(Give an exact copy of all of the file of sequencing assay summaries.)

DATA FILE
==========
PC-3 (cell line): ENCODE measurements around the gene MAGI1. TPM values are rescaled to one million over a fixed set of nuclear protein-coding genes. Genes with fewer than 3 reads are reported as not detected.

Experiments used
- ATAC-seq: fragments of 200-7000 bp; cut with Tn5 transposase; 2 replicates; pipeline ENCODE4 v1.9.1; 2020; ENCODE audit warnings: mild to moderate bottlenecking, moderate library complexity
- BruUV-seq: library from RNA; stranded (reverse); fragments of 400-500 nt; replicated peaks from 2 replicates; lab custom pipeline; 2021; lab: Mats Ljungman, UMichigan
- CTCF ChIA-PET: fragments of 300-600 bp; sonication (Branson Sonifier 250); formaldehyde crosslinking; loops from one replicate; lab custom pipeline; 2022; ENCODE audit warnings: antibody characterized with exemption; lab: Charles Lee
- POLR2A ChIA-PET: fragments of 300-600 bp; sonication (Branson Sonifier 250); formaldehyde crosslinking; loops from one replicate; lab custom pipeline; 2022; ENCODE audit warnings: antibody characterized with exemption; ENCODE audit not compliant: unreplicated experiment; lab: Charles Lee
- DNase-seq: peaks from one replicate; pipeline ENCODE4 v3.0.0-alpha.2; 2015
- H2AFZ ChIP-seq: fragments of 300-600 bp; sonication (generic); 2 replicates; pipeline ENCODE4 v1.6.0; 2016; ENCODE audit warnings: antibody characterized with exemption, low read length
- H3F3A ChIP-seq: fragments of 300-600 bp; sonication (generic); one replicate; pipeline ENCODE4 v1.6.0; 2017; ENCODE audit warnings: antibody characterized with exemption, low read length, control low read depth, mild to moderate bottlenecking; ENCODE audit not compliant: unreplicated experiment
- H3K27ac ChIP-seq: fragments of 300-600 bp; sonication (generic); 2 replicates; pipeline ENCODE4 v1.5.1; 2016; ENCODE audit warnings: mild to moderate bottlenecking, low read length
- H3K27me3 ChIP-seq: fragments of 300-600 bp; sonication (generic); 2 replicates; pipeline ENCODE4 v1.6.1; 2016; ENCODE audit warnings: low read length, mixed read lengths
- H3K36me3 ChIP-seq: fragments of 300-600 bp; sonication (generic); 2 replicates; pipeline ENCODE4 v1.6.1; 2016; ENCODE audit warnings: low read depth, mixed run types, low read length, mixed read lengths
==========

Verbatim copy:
PC-3 (cell line): ENCODE measurements around the gene MAGI1. TPM values are rescaled to one million over a fixed set of nuclear protein-coding genes. Genes with fewer than 3 reads are reported as not detected.

Experiments used
- ATAC-seq: fragments of 200-7000 bp; cut with Tn5 transposase; 2 replicates; pipeline ENCODE4 v1.9.1; 2020; ENCODE audit warnings: mild to moderate bottlenecking, moderate library complexity
- BruUV-seq: library from RNA; stranded (reverse); fragments of 400-500 nt; replicated peaks from 2 replicates; lab custom pipeline; 2021; lab: Mats Ljungman, UMichigan
- CTCF ChIA-PET: fragments of 300-600 bp; sonication (Branson Sonifier 250); formaldehyde crosslinking; loops from one replicate; lab custom pipeline; 2022; ENCODE audit warnings: antibody characterized with exemption; lab: Charles Lee
- POLR2A ChIA-PET: fragments of 300-600 bp; sonication (Branson Sonifier 250); formaldehyde crosslinking; loops from one replicate; lab custom pipeline; 2022; ENCODE audit warnings: antibody characterized with exemption; ENCODE audit not compliant: unreplicated experiment; lab: Charles Lee
- DNase-seq: peaks from one replicate; pipeline ENCODE4 v3.0.0-alpha.2; 2015
- H2AFZ ChIP-seq: fragments of 300-600 bp; sonication (generic); 2 replicates; pipeline ENCODE4 v1.6.0; 2016; ENCODE audit warnings: antibody characterized with exemption, low read length
- H3F3A ChIP-seq: fragments of 300-600 bp; sonication (generic); one replicate; pipeline ENCODE4 v1.6.0; 2017; ENCODE audit warnings: antibody characterized with exemption, low read length, control low read depth, mild to moderate bottlenecking; ENCODE audit not compliant: unreplicated experiment
- H3K27ac ChIP-seq: fragments of 300-600 bp; sonication (generic); 2 replicates; pipeline ENCODE4 v1.5.1; 2016; ENCODE audit warnings: mild to moderate bottlenecking, low read length
- H3K27me3 ChIP-seq: fragments of 300-600 bp; sonication (generic); 2 replicates; pipeline ENCODE4 v1.6.1; 2016; ENCODE audit warnings: low read length, mixed read lengths
- H3K36me3 ChIP-seq: fragments of 300-600 bp; sonication (generic); 2 replicates; pipeline ENCODE4 v1.6.1; 2016; ENCODE audit warnings: low read depth, mixed run types, low read length, mixed read lengths